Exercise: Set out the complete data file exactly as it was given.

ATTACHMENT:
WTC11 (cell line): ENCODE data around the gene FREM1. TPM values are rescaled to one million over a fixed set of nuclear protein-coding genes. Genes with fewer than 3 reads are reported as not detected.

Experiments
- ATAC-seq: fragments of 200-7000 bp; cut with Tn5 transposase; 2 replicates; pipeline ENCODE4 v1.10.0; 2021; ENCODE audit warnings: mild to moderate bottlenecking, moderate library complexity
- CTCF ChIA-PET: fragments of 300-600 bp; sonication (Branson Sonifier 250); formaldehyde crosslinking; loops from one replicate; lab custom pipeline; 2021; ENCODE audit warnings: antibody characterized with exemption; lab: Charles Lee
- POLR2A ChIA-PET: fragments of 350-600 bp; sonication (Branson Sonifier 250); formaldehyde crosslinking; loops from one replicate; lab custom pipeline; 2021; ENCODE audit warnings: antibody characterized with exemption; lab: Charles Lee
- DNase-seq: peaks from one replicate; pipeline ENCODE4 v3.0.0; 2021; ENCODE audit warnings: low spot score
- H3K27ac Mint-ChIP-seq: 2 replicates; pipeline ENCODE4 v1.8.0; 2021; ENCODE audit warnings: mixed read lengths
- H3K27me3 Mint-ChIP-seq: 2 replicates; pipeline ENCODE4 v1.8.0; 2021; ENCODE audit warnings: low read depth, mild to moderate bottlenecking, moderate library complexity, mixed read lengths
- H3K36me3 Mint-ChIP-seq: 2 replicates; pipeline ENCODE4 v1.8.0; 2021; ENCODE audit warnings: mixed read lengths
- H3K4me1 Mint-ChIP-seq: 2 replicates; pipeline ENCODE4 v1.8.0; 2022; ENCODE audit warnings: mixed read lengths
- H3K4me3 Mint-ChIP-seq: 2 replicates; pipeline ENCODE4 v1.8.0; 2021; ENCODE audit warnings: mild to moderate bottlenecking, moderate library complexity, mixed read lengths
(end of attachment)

WTC11 (cell line): ENCODE data around the gene FREM1. TPM values are rescaled to one million over a fixed set of nuclear protein-coding genes. Genes with fewer than 3 reads are reported as not detected.

Experiments
- ATAC-seq: fragments of 200-7000 bp; cut with Tn5 transposase; 2 replicates; pipeline ENCODE4 v1.10.0; 2021; ENCODE audit warnings: mild to moderate bottlenecking, moderate library complexity
- CTCF ChIA-PET: fragments of 300-600 bp; sonication (Branson Sonifier 250); formaldehyde crosslinking; loops from one replicate; lab custom pipeline; 2021; ENCODE audit warnings: antibody characterized with exemption; lab: Charles Lee
- POLR2A ChIA-PET: fragments of 350-600 bp; sonication (Branson Sonifier 250); formaldehyde crosslinking; loops from one replicate; lab custom pipeline; 2021; ENCODE audit warnings: antibody characterized with exemption; lab: Charles Lee
- DNase-seq: peaks from one replicate; pipeline ENCODE4 v3.0.0; 2021; ENCODE audit warnings: low spot score
- H3K27ac Mint-ChIP-seq: 2 replicates; pipeline ENCODE4 v1.8.0; 2021; ENCODE audit warnings: mixed read lengths
- H3K27me3 Mint-ChIP-seq: 2 replicates; pipeline ENCODE4 v1.8.0; 2021; ENCODE audit warnings: low read depth, mild to moderate bottlenecking, moderate library complexity, mixed read lengths
- H3K36me3 Mint-ChIP-seq: 2 replicates; pipeline ENCODE4 v1.8.0; 2021; ENCODE audit warnings: mixed read lengths
- H3K4me1 Mint-ChIP-seq: 2 replicates; pipeline ENCODE4 v1.8.0; 2022; ENCODE audit warnings: mixed read lengths
- H3K4me3 Mint-ChIP-seq: 2 replicates; pipeline ENCODE4 v1.8.0; 2021; ENCODE audit warnings: mild to moderate bottlenecking, moderate library complexity, mixed read lengths